When a 21 year old student walked into class on the first day, stopped by my desk and informed me that HE “doesn’t do” computers in English, I knew that the time I had spent agonizing which Ed-Tech to use and how to get the students to use it, was not wasted. In my previous course a sizable number of students had trouble with the online component of the course (on Moodle, I’m not in charge of it ) and expressed a significant lack of willingness to try online tools that could help them.
Time to be sneaky.
My latest class is incredibly diverse, even more so than the last one. In a class of 37 students, the youngest is 19, the oldest is 54. There are representatives of either 3 or 4 religions ( I don’t ask such things) and different sectors of society. They are all in my class because they failed to pass the minumum threshold on the English component of their college entrance exam.
How to use the Moodle section was rammed down the students’ throats both at the beginning of the first and second lesson. Pure “front door” approach. Some students seem to tense up and tune out and then need to get individual help over the phone.
Another tool was sprung on the students – use of a QR code to take attendance. Since that required use of their beloved cellphones (in case you don’t know this, Israeli’s are inseperable from their cell phones) that seemed to be less intimidating for most of them.
Nonethless, I decided that the only way to go was to add one more thing. You see, you need a framework, a building, in order to have a back door to use. Especially in such a large class.
I told the students that we would be using Edmodo, which is built like Facebook but is not on Facebook and is completely closed and private for our group. I explained that we need it because this way they can get more support from each other and that assignments done on Edmodo are “Process assignments”, they can be commented on, corrected and even regraded.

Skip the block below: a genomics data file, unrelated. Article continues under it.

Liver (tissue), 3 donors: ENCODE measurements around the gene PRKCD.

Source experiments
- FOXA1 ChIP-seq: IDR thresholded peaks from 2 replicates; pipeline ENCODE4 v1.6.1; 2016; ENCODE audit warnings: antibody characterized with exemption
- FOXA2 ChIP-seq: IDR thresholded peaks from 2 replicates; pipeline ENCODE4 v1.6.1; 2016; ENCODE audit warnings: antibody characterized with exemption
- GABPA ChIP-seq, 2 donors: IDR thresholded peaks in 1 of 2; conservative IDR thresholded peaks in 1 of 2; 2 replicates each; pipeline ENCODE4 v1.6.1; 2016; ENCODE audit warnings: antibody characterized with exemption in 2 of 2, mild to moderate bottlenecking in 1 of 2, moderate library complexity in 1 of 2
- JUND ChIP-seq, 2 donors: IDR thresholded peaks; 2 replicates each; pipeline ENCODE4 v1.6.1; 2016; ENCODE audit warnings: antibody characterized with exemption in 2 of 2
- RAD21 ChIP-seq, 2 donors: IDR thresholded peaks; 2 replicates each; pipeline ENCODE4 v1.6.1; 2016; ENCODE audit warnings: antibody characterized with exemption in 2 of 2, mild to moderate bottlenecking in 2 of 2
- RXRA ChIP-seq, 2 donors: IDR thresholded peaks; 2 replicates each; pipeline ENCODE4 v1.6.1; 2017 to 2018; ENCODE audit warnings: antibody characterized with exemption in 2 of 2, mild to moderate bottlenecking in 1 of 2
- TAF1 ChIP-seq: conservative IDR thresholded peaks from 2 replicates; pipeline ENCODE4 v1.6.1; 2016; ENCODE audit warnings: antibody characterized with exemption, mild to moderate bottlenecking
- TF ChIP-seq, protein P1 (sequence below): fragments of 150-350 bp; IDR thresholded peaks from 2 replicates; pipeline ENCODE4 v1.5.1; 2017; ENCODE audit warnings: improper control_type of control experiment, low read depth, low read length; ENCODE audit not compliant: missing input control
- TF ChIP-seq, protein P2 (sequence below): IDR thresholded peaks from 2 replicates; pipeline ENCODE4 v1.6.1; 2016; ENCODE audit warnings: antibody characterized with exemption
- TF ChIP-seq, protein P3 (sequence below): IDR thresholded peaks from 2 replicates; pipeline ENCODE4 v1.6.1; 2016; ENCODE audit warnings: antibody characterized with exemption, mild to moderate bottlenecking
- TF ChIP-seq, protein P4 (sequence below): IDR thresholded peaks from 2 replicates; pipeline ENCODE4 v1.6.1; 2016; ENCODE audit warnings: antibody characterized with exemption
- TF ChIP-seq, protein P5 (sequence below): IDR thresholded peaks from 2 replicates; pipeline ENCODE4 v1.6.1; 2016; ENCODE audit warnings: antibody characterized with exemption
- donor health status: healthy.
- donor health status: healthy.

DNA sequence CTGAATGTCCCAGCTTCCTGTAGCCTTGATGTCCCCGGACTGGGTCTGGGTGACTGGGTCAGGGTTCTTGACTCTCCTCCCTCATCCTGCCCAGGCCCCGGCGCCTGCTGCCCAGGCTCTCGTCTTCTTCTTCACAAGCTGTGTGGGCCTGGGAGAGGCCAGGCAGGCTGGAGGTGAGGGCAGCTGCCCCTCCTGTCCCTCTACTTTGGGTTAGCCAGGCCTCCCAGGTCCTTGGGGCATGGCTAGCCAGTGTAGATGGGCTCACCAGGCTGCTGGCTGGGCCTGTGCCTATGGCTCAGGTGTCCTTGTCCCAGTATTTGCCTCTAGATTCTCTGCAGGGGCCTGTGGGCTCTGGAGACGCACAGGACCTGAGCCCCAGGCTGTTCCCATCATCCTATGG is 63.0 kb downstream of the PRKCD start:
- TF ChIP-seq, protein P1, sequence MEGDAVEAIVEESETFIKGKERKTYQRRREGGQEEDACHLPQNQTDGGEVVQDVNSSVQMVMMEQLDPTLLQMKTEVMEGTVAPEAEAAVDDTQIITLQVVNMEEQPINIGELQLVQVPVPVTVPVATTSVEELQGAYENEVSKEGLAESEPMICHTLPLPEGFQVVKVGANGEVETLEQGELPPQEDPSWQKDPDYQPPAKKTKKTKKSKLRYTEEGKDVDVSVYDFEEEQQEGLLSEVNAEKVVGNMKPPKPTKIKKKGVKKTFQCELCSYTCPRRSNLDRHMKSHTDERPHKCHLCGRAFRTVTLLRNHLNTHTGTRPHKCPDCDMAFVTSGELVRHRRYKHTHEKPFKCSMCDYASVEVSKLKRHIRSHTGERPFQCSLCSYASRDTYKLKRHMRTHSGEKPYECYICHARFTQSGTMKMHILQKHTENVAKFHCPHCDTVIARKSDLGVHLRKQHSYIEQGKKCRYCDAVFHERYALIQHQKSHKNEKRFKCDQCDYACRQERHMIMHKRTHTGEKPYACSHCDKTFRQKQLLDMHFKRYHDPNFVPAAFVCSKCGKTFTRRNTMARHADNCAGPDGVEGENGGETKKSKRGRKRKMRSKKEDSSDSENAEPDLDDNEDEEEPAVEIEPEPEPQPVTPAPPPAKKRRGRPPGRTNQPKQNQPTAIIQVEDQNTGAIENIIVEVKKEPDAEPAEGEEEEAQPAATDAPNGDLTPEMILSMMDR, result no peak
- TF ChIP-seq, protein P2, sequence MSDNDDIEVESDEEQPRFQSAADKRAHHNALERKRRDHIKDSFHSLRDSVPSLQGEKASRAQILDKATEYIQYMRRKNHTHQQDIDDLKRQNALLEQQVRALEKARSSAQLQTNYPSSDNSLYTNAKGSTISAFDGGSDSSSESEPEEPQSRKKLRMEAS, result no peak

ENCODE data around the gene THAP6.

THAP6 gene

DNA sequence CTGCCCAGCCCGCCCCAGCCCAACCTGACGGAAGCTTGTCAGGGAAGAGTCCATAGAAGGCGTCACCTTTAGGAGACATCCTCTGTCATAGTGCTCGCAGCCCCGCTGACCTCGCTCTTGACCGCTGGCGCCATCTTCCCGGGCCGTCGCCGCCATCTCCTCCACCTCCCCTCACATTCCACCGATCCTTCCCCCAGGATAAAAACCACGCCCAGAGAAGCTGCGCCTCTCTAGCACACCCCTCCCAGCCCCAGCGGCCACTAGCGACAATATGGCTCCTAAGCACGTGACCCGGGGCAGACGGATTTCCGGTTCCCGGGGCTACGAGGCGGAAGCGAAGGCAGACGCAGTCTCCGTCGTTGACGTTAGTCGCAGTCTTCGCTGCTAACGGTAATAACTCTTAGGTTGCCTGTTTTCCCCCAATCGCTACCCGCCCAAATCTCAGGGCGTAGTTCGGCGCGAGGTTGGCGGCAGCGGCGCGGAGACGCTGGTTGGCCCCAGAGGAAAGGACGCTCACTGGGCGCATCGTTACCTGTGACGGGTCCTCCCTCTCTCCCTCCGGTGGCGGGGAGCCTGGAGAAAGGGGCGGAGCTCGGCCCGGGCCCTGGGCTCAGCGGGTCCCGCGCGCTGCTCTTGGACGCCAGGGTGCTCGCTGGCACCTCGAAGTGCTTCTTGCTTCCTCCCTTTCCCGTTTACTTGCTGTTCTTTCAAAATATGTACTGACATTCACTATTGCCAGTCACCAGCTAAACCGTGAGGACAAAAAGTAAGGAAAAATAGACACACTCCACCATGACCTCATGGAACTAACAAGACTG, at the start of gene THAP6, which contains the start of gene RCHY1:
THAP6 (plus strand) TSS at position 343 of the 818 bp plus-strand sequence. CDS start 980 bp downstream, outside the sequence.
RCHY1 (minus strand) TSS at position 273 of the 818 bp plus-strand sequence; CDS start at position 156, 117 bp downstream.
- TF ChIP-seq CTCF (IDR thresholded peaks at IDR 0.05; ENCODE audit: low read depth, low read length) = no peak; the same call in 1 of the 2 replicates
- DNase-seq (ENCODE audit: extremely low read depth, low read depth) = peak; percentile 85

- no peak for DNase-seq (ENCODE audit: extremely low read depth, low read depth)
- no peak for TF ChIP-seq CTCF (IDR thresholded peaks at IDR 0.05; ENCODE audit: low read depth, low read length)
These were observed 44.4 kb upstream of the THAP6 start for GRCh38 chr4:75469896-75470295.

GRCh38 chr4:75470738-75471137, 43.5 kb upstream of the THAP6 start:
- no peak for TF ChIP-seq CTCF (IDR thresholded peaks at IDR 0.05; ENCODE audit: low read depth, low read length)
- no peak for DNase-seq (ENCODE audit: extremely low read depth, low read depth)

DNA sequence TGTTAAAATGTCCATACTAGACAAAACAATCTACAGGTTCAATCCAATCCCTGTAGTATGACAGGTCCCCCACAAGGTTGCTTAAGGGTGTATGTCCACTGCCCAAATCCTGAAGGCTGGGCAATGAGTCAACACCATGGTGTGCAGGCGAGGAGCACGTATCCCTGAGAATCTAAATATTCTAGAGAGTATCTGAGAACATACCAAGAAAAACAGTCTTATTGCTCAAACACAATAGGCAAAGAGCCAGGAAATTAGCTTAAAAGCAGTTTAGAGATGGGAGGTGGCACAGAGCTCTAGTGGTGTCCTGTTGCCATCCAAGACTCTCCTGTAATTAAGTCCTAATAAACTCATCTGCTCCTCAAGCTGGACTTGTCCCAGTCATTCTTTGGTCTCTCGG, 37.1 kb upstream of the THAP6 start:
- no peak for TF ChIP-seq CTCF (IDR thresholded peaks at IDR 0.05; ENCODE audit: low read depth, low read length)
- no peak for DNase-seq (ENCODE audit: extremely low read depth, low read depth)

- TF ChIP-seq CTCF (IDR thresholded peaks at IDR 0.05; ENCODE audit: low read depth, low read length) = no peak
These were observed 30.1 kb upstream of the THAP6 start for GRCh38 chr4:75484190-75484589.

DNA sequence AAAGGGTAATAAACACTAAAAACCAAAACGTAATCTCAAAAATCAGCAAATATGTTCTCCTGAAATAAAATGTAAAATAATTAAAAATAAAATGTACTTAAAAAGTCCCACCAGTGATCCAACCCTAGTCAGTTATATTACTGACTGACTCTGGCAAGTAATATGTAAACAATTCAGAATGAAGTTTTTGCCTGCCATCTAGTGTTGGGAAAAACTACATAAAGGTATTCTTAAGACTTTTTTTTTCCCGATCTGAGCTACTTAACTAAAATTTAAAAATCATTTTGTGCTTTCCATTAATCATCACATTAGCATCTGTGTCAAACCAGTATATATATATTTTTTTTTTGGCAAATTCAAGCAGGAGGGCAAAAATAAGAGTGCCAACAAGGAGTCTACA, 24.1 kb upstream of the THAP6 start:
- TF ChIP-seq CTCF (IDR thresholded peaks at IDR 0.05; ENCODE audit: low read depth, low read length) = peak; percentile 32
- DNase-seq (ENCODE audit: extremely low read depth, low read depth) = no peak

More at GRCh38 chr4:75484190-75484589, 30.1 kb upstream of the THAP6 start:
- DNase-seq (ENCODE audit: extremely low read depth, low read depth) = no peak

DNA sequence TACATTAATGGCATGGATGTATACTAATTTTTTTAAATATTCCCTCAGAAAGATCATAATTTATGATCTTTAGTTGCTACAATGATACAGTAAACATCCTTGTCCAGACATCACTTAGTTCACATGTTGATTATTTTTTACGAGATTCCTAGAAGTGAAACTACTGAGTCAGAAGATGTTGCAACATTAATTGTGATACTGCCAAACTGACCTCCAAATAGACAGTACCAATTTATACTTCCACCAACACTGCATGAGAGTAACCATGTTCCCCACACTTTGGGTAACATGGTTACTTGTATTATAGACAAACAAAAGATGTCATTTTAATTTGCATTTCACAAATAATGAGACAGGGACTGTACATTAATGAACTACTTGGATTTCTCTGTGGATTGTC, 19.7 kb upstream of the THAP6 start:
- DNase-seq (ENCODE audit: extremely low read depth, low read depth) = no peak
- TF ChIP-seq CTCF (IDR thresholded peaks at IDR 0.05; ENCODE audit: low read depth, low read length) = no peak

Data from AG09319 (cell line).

I signed the students up and gave each one a card with their password (same username and password). You should have seen the sigh of relief when they realized they were already on the group without doing anything (the registration process is simple but they do need a code from me). In addition, the fact that emails were not necessary for registration reassured some students that it was really a private group. I explained only the minumum they needed to know to get started. Let them discover things on their own and / or explain as needed. Too much explanation in class is wasting precious face-to-face time and intimidating.
In my previous course most of the students did not take advantage of the vocabulary lists I put up on Quizlet for them to practice with, despite extolling the many wonderful things one can do with Quizlet. Many students told me that they had studied for the quizzes only from the book. Quizlet sounded like a whole new program to learn to deal with.
This time, I posted a reminder about the quiz and added a link to the Quizlet page. The definitions they need for the quiz are all there, so I’m pretty sure almost everyone will enter the site. Whether they choose to practice from the list or try to click on buttons to enter different practice modes is up to them.
There have only been two lessons out of nine so far, though I’ve been in touch with some students through Edmodo (it’s great to read how they introduce themselves). We will see how smoothly use of Edmodo progresses and which other tools I can bring to their attention.
Will keep you posted!